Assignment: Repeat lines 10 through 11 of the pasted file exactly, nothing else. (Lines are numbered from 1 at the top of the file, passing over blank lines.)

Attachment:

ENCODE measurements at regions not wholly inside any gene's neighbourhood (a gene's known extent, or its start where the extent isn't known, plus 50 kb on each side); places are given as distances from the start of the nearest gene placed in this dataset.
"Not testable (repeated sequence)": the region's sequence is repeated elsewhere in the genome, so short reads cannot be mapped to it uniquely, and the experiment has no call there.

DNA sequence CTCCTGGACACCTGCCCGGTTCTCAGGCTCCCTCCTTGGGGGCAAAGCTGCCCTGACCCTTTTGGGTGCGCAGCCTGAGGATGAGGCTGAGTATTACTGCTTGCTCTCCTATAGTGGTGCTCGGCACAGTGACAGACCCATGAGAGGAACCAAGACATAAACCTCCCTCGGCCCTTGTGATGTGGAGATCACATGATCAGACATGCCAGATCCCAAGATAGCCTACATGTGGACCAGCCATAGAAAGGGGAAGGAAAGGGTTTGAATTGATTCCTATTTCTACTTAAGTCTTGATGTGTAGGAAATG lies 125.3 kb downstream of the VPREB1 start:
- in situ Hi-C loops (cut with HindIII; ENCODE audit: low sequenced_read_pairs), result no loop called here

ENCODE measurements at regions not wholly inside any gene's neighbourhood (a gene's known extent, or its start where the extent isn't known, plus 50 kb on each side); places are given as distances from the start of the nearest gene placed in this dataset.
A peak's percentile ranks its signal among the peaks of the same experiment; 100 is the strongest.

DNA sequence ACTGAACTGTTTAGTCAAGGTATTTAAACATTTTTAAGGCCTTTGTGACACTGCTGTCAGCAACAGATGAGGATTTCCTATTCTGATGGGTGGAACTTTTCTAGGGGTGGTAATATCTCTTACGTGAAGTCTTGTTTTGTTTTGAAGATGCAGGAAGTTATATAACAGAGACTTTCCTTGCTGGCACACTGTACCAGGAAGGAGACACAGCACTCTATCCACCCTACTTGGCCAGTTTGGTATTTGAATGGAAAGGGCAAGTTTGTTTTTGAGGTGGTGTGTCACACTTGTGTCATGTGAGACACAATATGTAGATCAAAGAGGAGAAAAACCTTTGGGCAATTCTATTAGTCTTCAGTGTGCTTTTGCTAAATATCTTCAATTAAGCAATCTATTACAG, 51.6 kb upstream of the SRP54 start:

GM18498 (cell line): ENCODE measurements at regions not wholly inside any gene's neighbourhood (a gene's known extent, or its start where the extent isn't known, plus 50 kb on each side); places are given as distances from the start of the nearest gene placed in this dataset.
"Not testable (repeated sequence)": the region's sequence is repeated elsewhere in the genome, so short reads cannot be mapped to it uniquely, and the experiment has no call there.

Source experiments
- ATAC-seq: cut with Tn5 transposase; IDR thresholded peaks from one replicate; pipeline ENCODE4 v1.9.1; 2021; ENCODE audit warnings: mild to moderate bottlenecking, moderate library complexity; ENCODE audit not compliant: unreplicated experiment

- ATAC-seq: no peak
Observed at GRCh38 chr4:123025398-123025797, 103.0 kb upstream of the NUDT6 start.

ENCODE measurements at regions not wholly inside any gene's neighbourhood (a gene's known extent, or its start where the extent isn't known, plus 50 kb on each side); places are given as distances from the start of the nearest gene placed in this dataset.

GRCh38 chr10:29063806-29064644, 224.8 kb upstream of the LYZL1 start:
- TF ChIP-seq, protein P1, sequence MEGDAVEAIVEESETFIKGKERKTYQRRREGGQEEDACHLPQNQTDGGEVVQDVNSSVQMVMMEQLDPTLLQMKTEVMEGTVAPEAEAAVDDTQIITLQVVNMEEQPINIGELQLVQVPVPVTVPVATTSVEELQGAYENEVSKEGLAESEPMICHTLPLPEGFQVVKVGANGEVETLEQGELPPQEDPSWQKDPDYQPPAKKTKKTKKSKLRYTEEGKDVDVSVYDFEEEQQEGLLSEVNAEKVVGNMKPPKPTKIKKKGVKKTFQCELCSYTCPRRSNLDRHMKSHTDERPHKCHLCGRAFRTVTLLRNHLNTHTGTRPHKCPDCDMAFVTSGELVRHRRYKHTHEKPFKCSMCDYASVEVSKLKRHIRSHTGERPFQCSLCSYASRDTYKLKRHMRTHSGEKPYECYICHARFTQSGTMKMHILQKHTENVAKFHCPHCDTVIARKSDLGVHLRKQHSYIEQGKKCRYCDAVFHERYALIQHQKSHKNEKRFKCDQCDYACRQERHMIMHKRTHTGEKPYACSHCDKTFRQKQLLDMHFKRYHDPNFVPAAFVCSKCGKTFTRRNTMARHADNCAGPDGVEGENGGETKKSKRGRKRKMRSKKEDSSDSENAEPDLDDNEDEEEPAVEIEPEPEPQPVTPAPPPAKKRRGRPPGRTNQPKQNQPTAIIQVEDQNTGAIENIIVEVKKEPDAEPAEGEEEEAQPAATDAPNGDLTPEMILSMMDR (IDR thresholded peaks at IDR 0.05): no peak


Source experiments
- ATAC-seq: cut with Tn5 transposase; IDR thresholded peaks from one replicate; pipeline ENCODE4 v1.9.1; 2021; ENCODE audit warnings: mild to moderate bottlenecking, moderate library complexity; ENCODE audit not compliant: unreplicated experiment